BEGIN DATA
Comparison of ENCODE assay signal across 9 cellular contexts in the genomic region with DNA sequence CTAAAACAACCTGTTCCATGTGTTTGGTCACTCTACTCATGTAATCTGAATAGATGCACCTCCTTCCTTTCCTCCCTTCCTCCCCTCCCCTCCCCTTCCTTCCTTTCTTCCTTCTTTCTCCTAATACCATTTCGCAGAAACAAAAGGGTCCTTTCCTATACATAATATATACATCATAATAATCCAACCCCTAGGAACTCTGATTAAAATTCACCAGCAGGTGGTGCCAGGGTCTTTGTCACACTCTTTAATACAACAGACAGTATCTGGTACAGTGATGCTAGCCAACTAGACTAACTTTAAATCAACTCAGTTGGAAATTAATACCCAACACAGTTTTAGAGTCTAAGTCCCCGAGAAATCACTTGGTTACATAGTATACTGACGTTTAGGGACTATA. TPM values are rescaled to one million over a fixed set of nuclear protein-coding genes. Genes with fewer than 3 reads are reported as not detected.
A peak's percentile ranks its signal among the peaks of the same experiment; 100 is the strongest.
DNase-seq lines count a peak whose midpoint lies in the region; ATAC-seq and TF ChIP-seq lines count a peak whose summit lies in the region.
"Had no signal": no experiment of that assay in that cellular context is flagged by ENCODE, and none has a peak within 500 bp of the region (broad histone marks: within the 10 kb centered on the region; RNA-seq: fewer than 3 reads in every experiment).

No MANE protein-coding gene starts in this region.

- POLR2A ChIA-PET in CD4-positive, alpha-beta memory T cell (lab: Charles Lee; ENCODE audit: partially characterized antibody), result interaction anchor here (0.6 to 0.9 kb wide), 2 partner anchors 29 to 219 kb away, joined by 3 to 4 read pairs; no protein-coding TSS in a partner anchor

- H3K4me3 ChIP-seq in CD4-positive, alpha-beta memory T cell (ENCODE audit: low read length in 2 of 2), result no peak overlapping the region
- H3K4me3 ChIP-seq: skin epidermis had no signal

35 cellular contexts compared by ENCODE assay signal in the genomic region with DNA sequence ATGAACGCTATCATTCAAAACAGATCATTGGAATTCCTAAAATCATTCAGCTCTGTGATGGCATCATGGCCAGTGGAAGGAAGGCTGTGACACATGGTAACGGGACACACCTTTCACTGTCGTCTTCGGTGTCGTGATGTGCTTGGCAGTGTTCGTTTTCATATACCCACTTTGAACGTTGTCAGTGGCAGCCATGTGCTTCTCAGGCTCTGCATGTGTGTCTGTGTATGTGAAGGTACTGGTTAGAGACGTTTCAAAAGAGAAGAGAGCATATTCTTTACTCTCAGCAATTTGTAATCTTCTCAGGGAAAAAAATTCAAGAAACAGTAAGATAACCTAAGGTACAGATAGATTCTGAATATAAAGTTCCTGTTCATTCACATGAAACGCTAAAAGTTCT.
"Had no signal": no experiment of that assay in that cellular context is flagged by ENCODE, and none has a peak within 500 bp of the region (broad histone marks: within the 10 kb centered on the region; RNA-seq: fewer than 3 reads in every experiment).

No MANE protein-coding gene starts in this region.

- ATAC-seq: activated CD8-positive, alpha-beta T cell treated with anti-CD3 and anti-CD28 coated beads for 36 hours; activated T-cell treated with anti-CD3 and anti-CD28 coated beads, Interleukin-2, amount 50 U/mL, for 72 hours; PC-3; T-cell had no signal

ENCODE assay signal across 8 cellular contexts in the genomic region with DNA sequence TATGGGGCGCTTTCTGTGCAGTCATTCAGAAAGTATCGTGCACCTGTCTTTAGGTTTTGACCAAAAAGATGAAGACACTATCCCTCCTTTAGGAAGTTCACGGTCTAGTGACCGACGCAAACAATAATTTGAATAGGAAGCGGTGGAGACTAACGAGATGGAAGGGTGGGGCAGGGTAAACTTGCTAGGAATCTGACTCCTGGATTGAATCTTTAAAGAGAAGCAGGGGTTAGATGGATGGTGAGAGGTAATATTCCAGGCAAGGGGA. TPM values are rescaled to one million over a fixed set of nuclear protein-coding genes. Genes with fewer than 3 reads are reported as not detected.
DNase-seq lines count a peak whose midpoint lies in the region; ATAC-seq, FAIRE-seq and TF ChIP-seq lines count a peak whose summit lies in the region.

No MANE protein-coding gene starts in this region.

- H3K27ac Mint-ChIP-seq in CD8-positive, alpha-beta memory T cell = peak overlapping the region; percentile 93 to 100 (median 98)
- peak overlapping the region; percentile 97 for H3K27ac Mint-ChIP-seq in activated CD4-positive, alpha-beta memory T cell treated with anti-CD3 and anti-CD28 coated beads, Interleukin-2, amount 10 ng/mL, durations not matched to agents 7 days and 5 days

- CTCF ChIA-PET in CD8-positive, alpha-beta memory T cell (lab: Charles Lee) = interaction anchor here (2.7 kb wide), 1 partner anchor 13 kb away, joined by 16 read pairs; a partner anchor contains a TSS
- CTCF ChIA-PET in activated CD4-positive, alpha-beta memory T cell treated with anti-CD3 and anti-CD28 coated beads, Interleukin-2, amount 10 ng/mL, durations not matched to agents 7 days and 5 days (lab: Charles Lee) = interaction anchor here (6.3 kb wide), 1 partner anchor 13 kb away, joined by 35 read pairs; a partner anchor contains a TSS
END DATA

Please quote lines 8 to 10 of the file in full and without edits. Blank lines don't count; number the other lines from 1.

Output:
- H3K4me3 ChIP-seq: skin epidermis had no signal

35 cellular contexts compared by ENCODE assay signal in the genomic region with DNA sequence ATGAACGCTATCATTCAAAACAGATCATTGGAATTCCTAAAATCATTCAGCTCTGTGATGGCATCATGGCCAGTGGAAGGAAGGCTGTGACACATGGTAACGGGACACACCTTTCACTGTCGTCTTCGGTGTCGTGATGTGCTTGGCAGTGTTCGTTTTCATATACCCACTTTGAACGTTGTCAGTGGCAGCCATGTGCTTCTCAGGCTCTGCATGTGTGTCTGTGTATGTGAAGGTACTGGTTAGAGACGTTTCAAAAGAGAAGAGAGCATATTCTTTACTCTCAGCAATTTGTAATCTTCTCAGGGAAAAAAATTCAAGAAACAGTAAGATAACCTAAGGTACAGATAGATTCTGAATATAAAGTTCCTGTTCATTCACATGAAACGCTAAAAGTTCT.
"Had no signal": no experiment of that assay in that cellular context is flagged by ENCODE, and none has a peak within 500 bp of the region (broad histone marks: within the 10 kb centered on the region; RNA-seq: fewer than 3 reads in every experiment).